Another area I need to work on is my ability to delegate on tasks that are important to me. I can and do delegate tasks on a daily basis at work, assigning incoming support tickets to the people best suited for the task. As we have a new member of staff, I also try to assign him tickets that he might not be able to do right off the bat, but that can stretch his knowledge of the systems we use a bit further. However, I am working on a big project at work at the moment, and I find it difficult to delegate any of the work that I don’t feel comfortable letting other people do, as I’m afraid they won’t do it the way I want it to be done. This means I am keeping a lot of work that I then need to do.

Attributes I want to develop

Here are just a few skills I’d like to develop:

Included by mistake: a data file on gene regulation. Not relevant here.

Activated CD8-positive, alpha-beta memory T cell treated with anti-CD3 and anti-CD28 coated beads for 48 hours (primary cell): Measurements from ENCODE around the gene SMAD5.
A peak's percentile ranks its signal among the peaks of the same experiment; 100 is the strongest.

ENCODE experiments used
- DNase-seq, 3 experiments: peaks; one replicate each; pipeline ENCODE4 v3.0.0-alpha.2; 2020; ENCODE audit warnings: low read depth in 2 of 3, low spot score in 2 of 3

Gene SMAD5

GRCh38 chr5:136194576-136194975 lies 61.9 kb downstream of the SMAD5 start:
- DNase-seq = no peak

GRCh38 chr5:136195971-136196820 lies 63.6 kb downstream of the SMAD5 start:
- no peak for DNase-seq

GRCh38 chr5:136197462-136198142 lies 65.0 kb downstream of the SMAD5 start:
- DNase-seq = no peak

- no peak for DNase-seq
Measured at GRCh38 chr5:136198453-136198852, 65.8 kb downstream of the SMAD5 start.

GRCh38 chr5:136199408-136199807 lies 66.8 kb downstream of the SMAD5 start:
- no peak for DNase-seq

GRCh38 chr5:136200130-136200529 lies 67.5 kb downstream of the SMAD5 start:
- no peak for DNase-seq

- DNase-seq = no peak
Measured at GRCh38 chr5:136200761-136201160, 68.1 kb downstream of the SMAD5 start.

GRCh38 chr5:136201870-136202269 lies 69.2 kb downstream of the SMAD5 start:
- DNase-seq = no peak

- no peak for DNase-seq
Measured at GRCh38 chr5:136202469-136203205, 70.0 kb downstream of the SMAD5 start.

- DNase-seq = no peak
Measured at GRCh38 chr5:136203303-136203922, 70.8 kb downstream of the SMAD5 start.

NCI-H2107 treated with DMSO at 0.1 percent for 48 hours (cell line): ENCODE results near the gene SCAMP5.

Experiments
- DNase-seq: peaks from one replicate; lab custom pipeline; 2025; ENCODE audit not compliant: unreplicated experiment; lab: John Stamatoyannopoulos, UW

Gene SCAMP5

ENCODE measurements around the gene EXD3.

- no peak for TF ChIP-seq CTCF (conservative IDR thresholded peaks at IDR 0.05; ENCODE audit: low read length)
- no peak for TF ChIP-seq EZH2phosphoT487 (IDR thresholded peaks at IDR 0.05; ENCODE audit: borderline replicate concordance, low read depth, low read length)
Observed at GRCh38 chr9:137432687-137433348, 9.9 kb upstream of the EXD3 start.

• Remaining calm under pressure, and not getting snappy
  • Patience and understanding
  • Trusting others with important tasks
  • Knowing when to let something go
  • Better communication skills
  • Trusting myself

Reads of the Day – 17th Nov. 2014

Research: How Female CEOs Actually Get to the Top
By Sarah Dillard and Vanessa Lipschitz (Harvard Business Review)
This is a really interesting article, particularly for a young woman who has great ambitions for life. It counters the often-touted advice of Go to College, Get an MBA, Jump Diagonally From Company to Company with an analysis of the 24 women currently in CEO roles at Fortune 500 companies. More than half of these women actually worked from the ground up over decades in one company. Only a quarter of these women have MBAs.

What’s the impact on my own career? I’m not sure now whether an MBA is the right way to go. Is it maybe better to work my way up the ladder in a single company? However, this depends on finding the right company that you want to stay in and build a career with, which isn’t every company in my (somewhat limited) experience.